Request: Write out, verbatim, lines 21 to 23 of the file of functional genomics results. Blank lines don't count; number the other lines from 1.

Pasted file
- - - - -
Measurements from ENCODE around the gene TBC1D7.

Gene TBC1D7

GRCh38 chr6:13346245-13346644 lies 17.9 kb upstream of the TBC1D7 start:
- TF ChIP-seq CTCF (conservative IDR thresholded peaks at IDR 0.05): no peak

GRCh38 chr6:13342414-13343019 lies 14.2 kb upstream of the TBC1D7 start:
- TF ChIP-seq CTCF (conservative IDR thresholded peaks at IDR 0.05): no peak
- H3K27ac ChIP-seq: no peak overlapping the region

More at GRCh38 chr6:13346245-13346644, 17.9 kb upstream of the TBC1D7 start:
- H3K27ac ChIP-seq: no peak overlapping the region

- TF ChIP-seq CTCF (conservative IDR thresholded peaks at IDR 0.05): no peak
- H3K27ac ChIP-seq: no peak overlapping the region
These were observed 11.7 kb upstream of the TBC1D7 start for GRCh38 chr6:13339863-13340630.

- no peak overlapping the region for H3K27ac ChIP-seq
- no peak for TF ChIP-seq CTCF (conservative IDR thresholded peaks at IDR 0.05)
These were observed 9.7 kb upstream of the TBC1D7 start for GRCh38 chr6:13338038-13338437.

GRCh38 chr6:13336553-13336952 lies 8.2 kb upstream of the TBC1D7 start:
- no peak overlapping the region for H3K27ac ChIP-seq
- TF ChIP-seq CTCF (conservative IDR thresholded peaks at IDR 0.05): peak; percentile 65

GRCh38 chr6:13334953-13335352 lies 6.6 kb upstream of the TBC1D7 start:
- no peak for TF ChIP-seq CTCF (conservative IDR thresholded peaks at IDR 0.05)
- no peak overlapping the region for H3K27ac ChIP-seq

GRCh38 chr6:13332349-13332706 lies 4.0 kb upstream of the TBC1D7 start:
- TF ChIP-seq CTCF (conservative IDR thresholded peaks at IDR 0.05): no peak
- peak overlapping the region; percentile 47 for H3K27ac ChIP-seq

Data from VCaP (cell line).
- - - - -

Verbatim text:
- no peak overlapping the region for H3K27ac ChIP-seq

GRCh38 chr6:13332349-13332706 lies 4.0 kb upstream of the TBC1D7 start:
- TF ChIP-seq CTCF (conservative IDR thresholded peaks at IDR 0.05): no peak